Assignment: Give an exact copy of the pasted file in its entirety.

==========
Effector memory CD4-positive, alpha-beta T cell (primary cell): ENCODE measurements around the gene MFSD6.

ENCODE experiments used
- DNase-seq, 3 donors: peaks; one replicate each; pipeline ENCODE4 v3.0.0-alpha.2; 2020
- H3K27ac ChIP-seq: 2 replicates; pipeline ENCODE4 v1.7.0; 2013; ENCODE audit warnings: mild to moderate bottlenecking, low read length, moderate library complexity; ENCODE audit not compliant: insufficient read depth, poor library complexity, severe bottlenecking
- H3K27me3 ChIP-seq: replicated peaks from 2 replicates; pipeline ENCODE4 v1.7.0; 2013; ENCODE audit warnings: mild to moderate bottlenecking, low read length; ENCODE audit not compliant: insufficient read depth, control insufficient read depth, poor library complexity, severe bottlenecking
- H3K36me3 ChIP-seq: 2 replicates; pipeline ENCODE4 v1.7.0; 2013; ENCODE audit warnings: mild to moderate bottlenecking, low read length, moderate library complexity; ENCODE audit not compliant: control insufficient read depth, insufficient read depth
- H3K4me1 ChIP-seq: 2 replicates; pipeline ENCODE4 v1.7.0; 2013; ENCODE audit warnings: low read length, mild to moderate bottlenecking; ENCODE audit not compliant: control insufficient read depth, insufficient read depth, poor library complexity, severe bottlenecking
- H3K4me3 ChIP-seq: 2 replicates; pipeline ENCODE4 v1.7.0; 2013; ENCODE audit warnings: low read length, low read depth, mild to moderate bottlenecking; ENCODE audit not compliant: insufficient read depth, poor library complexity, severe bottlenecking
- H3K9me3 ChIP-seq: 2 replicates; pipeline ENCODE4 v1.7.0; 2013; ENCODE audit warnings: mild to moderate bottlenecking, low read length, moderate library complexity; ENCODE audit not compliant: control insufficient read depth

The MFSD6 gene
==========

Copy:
Effector memory CD4-positive, alpha-beta T cell (primary cell): ENCODE measurements around the gene MFSD6.

ENCODE experiments used
- DNase-seq, 3 donors: peaks; one replicate each; pipeline ENCODE4 v3.0.0-alpha.2; 2020
- H3K27ac ChIP-seq: 2 replicates; pipeline ENCODE4 v1.7.0; 2013; ENCODE audit warnings: mild to moderate bottlenecking, low read length, moderate library complexity; ENCODE audit not compliant: insufficient read depth, poor library complexity, severe bottlenecking
- H3K27me3 ChIP-seq: replicated peaks from 2 replicates; pipeline ENCODE4 v1.7.0; 2013; ENCODE audit warnings: mild to moderate bottlenecking, low read length; ENCODE audit not compliant: insufficient read depth, control insufficient read depth, poor library complexity, severe bottlenecking
- H3K36me3 ChIP-seq: 2 replicates; pipeline ENCODE4 v1.7.0; 2013; ENCODE audit warnings: mild to moderate bottlenecking, low read length, moderate library complexity; ENCODE audit not compliant: control insufficient read depth, insufficient read depth
- H3K4me1 ChIP-seq: 2 replicates; pipeline ENCODE4 v1.7.0; 2013; ENCODE audit warnings: low read length, mild to moderate bottlenecking; ENCODE audit not compliant: control insufficient read depth, insufficient read depth, poor library complexity, severe bottlenecking
- H3K4me3 ChIP-seq: 2 replicates; pipeline ENCODE4 v1.7.0; 2013; ENCODE audit warnings: low read length, low read depth, mild to moderate bottlenecking; ENCODE audit not compliant: insufficient read depth, poor library complexity, severe bottlenecking
- H3K9me3 ChIP-seq: 2 replicates; pipeline ENCODE4 v1.7.0; 2013; ENCODE audit warnings: mild to moderate bottlenecking, low read length, moderate library complexity; ENCODE audit not compliant: control insufficient read depth

The MFSD6 gene